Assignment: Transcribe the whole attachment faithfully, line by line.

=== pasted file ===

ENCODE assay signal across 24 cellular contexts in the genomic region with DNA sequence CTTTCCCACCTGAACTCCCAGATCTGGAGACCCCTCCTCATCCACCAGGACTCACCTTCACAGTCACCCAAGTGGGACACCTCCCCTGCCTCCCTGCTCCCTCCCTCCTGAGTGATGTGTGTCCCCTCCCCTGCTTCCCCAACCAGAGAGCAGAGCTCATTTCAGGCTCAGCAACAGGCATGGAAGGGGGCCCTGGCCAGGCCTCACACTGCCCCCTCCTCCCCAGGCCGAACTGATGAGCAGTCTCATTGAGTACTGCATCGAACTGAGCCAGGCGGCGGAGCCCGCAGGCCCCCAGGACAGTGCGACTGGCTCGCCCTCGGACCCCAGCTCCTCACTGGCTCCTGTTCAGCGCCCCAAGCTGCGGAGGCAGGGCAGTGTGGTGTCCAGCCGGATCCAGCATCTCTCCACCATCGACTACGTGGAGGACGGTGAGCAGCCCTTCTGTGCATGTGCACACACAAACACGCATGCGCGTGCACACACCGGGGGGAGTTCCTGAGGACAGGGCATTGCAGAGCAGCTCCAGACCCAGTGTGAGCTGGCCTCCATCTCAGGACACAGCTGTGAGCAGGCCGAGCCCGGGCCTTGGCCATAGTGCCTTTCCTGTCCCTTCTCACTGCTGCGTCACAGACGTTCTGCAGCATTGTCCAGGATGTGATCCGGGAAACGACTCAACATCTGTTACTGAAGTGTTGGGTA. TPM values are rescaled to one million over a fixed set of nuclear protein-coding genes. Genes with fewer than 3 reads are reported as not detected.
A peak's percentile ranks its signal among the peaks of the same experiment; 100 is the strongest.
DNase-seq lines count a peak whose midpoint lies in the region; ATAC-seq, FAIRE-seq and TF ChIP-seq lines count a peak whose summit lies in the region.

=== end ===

ENCODE assay signal across 24 cellular contexts in the genomic region with DNA sequence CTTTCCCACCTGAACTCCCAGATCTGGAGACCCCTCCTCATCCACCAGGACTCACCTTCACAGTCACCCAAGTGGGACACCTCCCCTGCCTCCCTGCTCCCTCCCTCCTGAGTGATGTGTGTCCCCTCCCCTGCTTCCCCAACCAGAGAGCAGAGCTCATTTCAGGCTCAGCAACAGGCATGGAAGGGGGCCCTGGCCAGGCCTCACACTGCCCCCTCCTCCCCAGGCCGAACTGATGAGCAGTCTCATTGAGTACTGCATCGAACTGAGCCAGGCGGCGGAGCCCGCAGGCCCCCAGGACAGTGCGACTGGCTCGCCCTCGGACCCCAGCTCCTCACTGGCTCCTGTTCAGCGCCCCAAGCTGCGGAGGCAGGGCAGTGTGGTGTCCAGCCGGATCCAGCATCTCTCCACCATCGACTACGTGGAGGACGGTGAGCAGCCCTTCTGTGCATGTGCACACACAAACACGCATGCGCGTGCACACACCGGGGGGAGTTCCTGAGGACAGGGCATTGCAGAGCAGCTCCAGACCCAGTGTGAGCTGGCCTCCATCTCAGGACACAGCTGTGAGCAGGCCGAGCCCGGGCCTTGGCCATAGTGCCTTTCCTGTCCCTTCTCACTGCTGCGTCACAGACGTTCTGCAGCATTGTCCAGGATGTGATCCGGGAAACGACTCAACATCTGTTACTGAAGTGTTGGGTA. TPM values are rescaled to one million over a fixed set of nuclear protein-coding genes. Genes with fewer than 3 reads are reported as not detected.
A peak's percentile ranks its signal among the peaks of the same experiment; 100 is the strongest.
DNase-seq lines count a peak whose midpoint lies in the region; ATAC-seq, FAIRE-seq and TF ChIP-seq lines count a peak whose summit lies in the region.